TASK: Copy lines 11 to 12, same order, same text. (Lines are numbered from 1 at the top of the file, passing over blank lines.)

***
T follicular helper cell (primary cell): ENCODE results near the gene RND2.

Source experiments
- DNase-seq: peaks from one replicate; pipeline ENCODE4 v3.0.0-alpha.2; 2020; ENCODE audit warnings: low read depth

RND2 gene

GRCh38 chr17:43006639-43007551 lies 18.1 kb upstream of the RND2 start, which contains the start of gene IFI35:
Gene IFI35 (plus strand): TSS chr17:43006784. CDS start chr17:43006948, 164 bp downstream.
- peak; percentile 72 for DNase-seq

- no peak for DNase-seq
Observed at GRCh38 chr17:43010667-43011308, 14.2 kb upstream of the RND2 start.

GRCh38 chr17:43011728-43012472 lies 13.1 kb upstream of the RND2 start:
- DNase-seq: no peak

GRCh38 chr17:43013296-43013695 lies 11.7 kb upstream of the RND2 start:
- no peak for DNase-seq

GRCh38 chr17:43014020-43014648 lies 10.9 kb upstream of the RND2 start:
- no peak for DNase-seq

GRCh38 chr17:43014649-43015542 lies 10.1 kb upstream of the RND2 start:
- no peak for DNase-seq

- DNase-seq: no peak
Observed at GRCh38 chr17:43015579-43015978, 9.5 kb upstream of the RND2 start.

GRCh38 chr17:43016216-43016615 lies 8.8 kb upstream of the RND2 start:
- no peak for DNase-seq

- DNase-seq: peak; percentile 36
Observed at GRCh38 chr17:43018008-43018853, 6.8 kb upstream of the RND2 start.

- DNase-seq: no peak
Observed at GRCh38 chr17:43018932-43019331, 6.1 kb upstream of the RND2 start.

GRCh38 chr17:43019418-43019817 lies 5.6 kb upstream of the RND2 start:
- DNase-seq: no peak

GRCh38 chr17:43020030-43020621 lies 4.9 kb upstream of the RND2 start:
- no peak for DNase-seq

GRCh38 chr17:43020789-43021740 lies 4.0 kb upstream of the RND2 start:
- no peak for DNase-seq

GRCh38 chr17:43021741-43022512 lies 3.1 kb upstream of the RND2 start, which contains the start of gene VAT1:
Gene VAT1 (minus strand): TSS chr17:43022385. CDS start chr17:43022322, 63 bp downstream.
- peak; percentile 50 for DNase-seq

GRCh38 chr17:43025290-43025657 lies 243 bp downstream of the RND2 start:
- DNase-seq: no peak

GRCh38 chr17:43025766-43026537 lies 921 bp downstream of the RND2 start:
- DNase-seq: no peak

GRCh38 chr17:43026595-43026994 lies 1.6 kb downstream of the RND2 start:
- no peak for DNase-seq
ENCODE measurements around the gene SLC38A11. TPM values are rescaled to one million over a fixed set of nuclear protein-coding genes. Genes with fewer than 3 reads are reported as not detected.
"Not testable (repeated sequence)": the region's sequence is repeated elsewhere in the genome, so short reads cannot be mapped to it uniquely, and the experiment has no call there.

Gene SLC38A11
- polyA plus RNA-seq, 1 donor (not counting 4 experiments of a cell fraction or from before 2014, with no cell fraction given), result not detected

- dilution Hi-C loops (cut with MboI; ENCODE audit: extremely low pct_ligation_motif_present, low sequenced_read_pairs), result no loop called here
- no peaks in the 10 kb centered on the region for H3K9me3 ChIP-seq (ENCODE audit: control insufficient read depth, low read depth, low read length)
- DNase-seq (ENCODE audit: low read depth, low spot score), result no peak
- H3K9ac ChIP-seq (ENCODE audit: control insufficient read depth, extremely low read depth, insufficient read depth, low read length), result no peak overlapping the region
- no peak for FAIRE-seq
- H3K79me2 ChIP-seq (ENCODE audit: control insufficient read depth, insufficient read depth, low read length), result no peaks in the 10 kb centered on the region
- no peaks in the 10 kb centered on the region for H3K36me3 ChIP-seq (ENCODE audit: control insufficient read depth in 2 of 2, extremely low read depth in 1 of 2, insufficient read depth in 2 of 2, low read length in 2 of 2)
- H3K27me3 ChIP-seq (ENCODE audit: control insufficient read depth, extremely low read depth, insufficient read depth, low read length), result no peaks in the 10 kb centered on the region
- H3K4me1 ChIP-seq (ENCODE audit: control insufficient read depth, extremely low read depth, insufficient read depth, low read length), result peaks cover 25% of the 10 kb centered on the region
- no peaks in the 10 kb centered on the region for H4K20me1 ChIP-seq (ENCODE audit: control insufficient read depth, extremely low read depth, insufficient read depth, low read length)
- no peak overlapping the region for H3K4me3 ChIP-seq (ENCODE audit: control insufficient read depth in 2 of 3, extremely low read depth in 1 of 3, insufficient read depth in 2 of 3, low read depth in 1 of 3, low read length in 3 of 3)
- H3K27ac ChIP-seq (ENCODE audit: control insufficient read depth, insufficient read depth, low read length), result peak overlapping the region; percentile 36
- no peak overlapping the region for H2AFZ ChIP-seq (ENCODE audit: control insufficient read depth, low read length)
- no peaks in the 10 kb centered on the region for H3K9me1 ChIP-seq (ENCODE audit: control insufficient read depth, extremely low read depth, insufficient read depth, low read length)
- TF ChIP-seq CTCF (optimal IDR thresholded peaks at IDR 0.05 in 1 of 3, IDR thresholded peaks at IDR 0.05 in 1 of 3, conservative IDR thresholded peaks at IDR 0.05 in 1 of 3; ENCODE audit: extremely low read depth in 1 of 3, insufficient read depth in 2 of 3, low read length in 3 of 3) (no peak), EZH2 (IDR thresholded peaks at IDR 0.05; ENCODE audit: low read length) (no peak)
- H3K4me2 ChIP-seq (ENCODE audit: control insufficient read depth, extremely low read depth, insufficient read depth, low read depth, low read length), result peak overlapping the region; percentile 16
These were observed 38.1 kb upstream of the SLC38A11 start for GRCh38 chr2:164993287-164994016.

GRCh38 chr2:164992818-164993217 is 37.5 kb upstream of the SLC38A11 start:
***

- DNase-seq: no peak

GRCh38 chr17:43013296-43013695 lies 11.7 kb upstream of the RND2 start: